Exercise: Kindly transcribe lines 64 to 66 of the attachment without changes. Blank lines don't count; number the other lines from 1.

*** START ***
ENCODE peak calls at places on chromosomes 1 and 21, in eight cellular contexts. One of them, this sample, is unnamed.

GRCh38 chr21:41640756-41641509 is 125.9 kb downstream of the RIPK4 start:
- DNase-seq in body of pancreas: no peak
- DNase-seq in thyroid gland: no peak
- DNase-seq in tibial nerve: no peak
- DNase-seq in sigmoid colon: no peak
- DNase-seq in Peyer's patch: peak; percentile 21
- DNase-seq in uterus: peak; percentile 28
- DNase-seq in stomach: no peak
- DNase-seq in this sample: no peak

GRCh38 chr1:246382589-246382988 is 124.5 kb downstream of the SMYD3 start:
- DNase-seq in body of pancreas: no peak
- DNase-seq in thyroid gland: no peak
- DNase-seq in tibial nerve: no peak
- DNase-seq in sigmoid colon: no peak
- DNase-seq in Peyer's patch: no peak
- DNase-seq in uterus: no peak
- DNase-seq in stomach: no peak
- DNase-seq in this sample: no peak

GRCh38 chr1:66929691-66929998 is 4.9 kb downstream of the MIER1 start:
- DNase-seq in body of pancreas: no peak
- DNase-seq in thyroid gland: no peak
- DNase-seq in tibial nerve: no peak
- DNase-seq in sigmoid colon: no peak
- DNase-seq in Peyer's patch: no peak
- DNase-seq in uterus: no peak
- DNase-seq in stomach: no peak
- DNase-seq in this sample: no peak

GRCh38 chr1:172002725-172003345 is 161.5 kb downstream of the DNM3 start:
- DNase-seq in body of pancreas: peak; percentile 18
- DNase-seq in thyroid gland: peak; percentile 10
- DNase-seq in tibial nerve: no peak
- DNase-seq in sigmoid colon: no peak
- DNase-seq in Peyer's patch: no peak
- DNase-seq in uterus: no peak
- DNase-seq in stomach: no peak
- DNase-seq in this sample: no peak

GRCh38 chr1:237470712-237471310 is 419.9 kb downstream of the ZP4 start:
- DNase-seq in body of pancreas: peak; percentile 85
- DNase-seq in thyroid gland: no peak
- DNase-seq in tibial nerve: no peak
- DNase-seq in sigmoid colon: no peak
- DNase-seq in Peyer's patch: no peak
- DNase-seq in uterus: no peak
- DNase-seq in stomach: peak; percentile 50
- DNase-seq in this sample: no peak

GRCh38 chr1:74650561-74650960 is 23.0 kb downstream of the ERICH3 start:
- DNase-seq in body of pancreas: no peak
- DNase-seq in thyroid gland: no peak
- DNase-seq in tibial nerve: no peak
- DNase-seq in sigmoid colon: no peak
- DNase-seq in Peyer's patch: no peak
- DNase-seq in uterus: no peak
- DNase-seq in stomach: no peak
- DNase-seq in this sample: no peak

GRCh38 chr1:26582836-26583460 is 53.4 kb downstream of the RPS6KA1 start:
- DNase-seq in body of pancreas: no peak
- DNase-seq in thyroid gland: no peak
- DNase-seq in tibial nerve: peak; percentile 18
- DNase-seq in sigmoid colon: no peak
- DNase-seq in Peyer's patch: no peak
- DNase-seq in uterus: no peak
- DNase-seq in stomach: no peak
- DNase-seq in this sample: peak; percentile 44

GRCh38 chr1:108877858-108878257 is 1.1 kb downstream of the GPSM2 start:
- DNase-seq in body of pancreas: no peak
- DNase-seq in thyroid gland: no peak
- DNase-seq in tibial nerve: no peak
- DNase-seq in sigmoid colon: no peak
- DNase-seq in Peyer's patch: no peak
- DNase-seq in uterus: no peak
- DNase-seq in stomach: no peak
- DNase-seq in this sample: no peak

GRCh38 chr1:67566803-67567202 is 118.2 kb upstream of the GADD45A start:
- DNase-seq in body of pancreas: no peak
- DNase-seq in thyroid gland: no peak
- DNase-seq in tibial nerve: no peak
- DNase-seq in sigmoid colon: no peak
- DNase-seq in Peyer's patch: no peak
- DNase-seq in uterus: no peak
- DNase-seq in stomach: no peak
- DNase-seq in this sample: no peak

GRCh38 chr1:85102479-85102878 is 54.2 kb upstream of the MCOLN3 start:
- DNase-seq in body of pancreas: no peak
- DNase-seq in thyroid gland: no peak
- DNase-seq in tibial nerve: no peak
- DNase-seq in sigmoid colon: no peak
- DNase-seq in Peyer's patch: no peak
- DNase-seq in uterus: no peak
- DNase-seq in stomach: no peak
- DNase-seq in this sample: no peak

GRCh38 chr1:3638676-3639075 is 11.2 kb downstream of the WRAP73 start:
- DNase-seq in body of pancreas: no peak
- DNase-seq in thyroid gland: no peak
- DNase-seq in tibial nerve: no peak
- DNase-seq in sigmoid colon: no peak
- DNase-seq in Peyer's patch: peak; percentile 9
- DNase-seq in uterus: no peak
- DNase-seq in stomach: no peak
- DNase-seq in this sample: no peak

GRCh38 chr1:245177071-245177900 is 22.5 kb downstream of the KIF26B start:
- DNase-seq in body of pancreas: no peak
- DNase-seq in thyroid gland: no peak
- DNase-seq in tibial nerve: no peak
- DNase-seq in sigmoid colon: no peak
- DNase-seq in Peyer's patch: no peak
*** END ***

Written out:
- DNase-seq in this sample: peak; percentile 44

GRCh38 chr1:108877858-108878257 is 1.1 kb downstream of the GPSM2 start:
- DNase-seq in body of pancreas: no peak